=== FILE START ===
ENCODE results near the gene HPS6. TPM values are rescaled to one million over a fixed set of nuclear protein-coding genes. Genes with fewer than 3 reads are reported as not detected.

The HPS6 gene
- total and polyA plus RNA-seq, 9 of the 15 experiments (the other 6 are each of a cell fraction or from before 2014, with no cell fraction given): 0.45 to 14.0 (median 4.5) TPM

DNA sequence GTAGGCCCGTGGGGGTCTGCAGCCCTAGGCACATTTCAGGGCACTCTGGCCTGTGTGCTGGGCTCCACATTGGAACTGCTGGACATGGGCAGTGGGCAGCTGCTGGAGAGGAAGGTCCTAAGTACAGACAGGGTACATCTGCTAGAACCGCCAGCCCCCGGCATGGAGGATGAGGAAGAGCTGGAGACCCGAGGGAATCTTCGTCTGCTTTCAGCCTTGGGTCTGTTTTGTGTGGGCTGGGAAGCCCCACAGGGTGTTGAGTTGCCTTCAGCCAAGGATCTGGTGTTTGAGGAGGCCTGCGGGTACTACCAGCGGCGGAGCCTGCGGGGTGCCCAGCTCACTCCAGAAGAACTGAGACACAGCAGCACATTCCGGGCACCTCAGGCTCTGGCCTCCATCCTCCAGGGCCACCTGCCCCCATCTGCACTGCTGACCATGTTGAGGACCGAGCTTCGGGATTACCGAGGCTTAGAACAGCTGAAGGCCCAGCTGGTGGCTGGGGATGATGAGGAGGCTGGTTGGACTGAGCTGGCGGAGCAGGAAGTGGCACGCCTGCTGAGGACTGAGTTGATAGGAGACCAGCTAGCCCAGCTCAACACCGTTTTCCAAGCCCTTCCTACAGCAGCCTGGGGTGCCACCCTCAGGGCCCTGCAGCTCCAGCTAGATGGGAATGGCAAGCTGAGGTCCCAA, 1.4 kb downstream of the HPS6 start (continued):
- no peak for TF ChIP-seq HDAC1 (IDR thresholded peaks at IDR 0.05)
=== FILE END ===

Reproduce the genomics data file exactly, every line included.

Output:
ENCODE results near the gene HPS6. TPM values are rescaled to one million over a fixed set of nuclear protein-coding genes. Genes with fewer than 3 reads are reported as not detected.

The HPS6 gene
- total and polyA plus RNA-seq, 9 of the 15 experiments (the other 6 are each of a cell fraction or from before 2014, with no cell fraction given): 0.45 to 14.0 (median 4.5) TPM

DNA sequence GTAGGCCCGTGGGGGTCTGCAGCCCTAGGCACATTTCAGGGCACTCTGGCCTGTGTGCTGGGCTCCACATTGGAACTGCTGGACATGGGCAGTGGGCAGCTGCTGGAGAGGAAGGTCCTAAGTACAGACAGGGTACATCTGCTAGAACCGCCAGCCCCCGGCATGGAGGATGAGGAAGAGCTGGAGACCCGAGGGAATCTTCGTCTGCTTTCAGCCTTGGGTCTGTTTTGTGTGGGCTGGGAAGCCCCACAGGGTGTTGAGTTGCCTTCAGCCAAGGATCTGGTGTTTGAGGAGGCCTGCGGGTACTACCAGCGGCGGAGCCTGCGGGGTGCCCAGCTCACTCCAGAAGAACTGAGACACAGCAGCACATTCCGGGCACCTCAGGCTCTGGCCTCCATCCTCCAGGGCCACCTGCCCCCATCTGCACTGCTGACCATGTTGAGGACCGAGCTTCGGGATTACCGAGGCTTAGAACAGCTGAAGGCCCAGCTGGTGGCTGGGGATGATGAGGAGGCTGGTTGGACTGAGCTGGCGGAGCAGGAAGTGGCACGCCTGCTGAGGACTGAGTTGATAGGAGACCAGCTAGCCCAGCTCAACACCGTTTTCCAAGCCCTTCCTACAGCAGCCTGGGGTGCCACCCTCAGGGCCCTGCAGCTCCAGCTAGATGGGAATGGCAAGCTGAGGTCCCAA, 1.4 kb downstream of the HPS6 start (continued):
- no peak for TF ChIP-seq HDAC1 (IDR thresholded peaks at IDR 0.05)